A page from the Aleppo Codex, showing the extensive marginal annotations.

By long tradition, a ritual Sefer Torah (Torah scroll) could contain only the Hebrew consonantal text – nothing added, nothing taken away. The Masoretic codices however, provide extensive additional material, called masorah, to show correct pronunciation and cantillation, protect against scribal errors, and annotate possible variants. The manuscripts thus include vowel points, pronunciation marks and stress accents in the text, short annotations in the side margins, and longer more extensive notes in the upper and lower margins and collected at the end of each book.

These notes were added because the Masoretes recognized the possibility of human error in copying the Hebrew Bible. The Masoretes were not working with the original Hebrew manuscripts of the Bible and corruptions had already crept into the versions they copied.[18]

Etymology [ edit ]

The Hebrew word masorah is taken from the Book of Ezekiel 20:37 and means originally "legcuffs". The fixation of the text was considered to be in the nature of legcuffs upon its exposition. When, in the course of time, the Masorah had become a traditional discipline, the term became connected with the verb מסר "to hand down" and acquired the general meaning of "tradition."[9]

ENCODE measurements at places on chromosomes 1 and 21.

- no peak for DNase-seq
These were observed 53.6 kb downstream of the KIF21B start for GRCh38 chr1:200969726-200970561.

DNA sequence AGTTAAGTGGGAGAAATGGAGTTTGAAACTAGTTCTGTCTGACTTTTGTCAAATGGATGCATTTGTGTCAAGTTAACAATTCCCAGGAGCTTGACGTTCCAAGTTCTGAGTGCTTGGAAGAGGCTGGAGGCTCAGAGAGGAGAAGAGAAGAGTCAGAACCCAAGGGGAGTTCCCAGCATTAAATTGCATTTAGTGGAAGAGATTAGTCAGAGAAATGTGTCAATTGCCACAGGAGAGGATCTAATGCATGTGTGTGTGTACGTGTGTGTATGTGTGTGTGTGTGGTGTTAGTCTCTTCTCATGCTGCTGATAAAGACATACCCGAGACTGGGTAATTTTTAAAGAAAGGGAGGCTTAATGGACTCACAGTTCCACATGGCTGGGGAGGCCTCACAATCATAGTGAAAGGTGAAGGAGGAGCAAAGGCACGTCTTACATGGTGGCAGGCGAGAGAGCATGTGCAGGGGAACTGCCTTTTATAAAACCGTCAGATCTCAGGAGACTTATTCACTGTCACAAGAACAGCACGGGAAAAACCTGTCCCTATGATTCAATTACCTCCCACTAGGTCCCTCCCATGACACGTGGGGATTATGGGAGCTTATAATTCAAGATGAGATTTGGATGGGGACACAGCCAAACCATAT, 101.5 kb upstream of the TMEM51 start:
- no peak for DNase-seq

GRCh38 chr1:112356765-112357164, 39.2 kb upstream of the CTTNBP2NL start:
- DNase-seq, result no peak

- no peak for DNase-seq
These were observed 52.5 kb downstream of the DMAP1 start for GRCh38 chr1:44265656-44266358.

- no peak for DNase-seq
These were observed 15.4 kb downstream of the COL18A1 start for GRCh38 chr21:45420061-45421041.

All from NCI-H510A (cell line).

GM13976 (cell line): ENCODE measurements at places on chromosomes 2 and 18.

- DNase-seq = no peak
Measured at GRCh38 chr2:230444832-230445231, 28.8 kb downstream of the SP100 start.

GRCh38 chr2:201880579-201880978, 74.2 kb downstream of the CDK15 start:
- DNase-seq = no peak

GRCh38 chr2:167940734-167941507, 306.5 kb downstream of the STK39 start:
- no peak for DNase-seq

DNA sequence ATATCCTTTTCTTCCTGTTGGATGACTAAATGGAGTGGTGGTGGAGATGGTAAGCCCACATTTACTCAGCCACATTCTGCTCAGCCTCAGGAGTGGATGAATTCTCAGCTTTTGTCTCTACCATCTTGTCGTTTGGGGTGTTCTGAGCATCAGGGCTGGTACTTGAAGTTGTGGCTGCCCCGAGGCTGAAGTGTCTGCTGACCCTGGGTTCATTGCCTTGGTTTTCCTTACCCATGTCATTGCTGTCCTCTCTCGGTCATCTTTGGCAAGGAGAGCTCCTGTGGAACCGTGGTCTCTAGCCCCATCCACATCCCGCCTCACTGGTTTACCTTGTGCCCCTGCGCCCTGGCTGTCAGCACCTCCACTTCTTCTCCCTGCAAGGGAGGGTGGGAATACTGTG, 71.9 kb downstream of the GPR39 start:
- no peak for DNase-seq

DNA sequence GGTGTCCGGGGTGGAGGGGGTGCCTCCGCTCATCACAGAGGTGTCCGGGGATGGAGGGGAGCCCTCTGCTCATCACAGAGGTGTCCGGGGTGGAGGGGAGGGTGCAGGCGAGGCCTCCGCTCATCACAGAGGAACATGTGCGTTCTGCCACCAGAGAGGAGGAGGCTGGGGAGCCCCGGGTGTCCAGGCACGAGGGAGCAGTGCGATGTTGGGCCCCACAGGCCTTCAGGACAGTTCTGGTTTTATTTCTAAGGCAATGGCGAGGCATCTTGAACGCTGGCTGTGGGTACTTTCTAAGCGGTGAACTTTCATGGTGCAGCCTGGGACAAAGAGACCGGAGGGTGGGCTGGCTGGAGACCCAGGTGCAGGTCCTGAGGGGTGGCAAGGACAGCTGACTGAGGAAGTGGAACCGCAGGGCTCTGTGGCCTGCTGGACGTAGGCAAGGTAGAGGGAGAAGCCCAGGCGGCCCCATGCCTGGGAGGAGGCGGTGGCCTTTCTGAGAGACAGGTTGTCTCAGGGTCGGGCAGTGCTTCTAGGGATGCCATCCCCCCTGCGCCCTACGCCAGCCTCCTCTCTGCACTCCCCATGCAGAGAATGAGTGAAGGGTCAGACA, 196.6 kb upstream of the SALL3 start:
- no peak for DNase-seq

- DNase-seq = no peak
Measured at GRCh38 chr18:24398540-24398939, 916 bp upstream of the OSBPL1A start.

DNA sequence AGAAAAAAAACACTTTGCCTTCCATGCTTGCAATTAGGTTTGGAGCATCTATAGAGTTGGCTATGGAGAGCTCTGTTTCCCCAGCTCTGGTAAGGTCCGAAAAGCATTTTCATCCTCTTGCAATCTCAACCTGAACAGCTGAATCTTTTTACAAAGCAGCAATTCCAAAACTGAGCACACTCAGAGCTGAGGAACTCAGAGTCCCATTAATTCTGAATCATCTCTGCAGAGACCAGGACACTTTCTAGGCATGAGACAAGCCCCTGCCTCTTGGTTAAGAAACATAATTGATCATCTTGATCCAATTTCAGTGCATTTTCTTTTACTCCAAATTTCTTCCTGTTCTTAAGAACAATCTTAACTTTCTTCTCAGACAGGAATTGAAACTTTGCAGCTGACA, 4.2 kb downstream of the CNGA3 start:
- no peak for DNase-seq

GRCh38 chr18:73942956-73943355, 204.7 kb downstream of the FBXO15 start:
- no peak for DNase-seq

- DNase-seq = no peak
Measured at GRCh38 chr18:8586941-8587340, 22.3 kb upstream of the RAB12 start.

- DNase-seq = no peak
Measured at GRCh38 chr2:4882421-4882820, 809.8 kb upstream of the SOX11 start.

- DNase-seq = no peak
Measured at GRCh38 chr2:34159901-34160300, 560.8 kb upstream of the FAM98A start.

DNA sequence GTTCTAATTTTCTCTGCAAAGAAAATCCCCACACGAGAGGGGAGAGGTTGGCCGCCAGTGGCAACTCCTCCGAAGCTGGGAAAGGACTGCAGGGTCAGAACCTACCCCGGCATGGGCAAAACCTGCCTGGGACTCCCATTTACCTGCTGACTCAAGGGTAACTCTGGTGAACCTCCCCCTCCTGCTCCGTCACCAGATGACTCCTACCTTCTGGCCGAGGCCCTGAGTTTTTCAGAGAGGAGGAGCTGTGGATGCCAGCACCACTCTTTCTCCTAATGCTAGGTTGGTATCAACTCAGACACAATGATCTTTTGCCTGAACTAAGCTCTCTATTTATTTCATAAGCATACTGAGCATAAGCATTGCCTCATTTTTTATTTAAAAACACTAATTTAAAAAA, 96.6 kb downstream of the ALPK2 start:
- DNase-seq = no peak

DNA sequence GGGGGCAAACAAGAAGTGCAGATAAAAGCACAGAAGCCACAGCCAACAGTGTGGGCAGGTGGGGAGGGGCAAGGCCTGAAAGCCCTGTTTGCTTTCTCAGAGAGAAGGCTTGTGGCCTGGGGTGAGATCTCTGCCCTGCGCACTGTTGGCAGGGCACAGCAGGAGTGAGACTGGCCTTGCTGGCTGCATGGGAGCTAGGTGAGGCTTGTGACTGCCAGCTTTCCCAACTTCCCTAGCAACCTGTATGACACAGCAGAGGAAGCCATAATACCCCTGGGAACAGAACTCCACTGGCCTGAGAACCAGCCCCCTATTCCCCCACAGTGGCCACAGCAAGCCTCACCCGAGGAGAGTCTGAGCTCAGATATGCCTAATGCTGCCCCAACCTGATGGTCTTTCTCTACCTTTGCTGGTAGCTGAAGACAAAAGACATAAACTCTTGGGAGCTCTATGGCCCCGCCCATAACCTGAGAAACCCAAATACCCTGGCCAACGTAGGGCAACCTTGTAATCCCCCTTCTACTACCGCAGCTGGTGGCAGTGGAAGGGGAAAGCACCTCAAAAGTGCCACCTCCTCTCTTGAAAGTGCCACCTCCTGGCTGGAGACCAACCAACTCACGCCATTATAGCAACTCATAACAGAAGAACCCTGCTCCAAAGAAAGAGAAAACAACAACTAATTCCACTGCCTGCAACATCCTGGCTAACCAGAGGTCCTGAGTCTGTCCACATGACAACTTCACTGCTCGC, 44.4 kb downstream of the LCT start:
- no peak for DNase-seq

Language and form [ edit ]

The language of the Masoretic notes is primarily Aramaic but partly Hebrew. The Masoretic annotations are found in various forms: (a) in separate works, e.g., the Oklah we-Oklah; (b) in the form of notes written in the margins and at the end of codices. In rare cases, the notes are written between the lines. The first word of each Biblical book is also as a rule surrounded by notes. The latter are called the Initial Masorah; the notes on the side margins or between the columns are called the Small (Masora parva or Mp) or Inner Masorah (Masora marginalis); and those on the lower and upper margins, the Large or Outer Masorah (Masora magna or Mm[Mas.M]). The name "Large Masorah" is applied sometimes to the lexically arranged notes at the end of the printed Bible, usually called the Final Masorah,[9] (Masora finalis), or the Masoretic Concordance.[citation needed]